Indigenous. Endangered.
By : Burt Kempner
Experience The Xukuru Story - a scenic visual narrative which immerses virtual travelers in a rustic Brazilian context as they learn how indigenous communities from around the world must fight against pervasive commercial interests for their rights, land, and livelihood.

Digital installations include stunning photography and a vibrant music video of The Tore - a sacred cultural celebration - captured for the first time by Compathos. The interactive documentary moves from experience to education and action by enabling audiences to participate in data harvesting solutions for the Xukuru nation so they can support global indigenous communities facing similar challenges.

Some of the students and young media professionals selected to work on this project were chosen from a student media contest hosted by Compathos Foundation's Media Intern Program. The winners traveled to Pernambuco, Brazil for a 14-day Media Expedition with Compathos' non-profit partner Global Citizens Network, an organization recommended by National Geographic, Budget Travel, The New York Times, NEED Magazine, and Oprah Magazine as one of the "Best Volunteer Vacations."

The project explores the intersection of new interactive documentary forms and digital journalism with the intent to address the profound needs of an informed society. This approach to digital storytelling combining interactive media with long-form journalism can be found among publications such as The New York Times, the BBC, and The Guardian.

Start your virtual journey here: The Xukuru Story

Excerpt by Burt Kempner:

"When they look out reverently over Nature's works, they see a sacred ally, not a force to be tamed. Their shamans regard their surrounding landscape as a vast open-air pharmacy. Their men and women know secrets that we have forgotten and many more that we have never learned. They are the world's indigenous peoples - some 370-million souls residing in around 90 countries - and they have endured a continual state of siege for over 500 years.

We read in books and see in films the romantic notion that indigenous societies are inherently nobler than industrialized societies. Some are; some aren't. But what is indisputably true is that they know how to live in true harmony with their environments, and those who insist that native peoples have nothing of value to teach the outside world today are guilty of the same arrogance that has brought us to the edge of physical, material and spiritual collapse.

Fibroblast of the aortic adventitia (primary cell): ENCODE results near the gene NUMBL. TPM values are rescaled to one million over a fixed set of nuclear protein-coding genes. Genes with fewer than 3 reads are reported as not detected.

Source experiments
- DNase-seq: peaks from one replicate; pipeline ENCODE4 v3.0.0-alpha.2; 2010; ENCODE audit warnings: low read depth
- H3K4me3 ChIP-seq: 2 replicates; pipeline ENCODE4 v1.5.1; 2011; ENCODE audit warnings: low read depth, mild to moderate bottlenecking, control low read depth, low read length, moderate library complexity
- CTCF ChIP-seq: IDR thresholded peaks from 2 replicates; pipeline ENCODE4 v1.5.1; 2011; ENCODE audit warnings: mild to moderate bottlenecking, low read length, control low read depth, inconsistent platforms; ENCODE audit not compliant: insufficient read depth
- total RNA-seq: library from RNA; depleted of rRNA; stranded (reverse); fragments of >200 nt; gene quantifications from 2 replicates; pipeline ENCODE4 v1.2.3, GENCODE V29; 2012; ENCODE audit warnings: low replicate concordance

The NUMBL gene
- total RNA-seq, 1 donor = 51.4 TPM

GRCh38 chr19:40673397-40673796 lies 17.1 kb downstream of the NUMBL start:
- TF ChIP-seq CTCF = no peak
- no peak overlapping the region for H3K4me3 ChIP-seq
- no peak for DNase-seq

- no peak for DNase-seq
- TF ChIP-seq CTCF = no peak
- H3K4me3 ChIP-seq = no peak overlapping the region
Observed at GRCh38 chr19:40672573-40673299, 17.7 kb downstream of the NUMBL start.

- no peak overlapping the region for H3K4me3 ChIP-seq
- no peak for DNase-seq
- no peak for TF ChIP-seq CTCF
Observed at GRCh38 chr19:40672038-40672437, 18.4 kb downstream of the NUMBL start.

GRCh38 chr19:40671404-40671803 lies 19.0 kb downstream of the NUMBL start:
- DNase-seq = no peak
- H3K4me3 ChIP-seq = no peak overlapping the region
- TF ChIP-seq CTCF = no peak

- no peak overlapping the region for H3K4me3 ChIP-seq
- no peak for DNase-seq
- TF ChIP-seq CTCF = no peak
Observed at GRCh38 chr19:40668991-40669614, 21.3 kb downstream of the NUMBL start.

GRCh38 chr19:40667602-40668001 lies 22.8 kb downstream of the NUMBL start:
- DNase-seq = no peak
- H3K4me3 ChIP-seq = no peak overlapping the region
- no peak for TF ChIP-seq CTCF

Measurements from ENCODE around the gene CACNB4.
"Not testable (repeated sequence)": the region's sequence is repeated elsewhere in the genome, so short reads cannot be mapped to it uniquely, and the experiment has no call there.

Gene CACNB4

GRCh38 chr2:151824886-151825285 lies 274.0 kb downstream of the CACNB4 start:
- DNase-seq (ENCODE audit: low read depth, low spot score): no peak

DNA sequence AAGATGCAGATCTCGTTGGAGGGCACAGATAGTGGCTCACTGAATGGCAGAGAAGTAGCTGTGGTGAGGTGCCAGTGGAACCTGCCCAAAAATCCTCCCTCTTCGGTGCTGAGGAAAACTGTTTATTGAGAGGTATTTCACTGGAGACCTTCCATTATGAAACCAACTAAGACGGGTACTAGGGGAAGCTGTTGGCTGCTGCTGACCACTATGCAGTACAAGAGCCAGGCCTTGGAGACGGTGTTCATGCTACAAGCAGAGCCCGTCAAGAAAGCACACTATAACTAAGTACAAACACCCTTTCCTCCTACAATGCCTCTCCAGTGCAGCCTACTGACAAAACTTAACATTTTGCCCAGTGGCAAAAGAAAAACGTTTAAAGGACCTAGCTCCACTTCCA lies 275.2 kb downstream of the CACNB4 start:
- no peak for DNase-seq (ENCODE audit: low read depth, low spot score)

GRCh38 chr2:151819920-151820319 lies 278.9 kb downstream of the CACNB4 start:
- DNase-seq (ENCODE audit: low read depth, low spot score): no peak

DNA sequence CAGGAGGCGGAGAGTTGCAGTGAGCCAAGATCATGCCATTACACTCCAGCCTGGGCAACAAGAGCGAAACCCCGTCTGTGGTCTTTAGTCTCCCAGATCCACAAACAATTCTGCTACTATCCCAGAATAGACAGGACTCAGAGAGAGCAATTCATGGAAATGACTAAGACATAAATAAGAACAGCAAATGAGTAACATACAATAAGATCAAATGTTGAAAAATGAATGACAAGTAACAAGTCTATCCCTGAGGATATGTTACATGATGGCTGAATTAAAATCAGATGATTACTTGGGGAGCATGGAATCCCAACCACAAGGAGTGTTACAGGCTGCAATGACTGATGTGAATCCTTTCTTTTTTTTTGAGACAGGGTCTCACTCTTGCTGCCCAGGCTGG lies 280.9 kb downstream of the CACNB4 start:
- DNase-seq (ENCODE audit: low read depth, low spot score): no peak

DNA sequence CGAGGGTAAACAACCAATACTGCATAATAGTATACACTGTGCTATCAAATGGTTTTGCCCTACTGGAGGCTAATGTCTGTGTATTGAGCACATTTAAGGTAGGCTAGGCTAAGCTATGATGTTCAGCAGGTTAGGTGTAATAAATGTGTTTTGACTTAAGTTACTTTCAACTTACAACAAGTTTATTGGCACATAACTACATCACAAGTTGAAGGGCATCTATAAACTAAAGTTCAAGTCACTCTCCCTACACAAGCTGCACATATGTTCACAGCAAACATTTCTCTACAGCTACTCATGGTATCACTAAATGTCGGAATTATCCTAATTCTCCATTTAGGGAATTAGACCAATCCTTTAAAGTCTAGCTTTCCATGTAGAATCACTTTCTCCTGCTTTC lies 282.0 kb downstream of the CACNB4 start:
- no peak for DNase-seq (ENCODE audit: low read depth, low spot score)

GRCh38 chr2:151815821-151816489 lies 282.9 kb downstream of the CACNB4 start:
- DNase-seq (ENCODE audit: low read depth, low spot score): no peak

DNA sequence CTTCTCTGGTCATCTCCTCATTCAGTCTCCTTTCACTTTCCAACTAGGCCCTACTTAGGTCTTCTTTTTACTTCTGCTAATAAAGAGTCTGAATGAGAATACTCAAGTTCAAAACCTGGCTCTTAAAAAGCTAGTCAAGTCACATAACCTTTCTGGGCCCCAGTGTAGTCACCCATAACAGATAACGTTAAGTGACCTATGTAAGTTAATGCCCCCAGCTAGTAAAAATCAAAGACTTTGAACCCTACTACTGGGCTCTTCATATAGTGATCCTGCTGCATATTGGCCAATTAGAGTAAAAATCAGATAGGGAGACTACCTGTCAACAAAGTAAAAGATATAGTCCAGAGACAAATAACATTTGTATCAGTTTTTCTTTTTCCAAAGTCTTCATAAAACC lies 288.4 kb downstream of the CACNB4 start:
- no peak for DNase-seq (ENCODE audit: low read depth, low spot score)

If we adopted their view that we are not separate from Nature but a vital part of it, it would have a revolutionary impact across the entire planet. If we studied how they educate their young and come to decisions as a group, it would strengthen and perhaps restore our failing institutions. If we practice immense gratitude for that which has been given to us, and abandon zero-sum games based on competition in r of endless, life-affirming play based on cooperation, we just may avoid the calamitous future so many see in store for us.

Indigenous people have known how to live like this since time immemorial. What they have received from so-called civilized societies have been never-ending cycles of war, environmental disasters, dispossession, racism, crushing poverty, ethnic cleansing and extermination and the forcible suppression of their languages, spiritual practices and traditional knowledge. In recent years, the world's indigenous people have finally started making themselves heard, both in the United Nations and their countries' halls of government.

But is it too little, too late?

The question takes on added urgency when we consider what's at stake. If indigenous folkways were to disappear, here's what would disappear along with them:

1) Stewardship of some of the most biologically diverse territories in the world;
2) Much of the world's linguistic and cultural heritage;
3] Intimate knowledge of thousands upon thousands of plants, many of which might contain invaluable medical properties;
4) Millennia-tested agricultural, land management and sustainability practices;
5) A strong, Nature-based spiritual tradition;
6) A unique relationship with the environment.

The loss of this heritage wouldn't just affect pockets of native villagers in the Americas, Africa or Asia. All of human civilization would be impoverished, which is why we must heed the call to enlist under the indigenous banner."

Start your virtual journey here: The Xukuru Story
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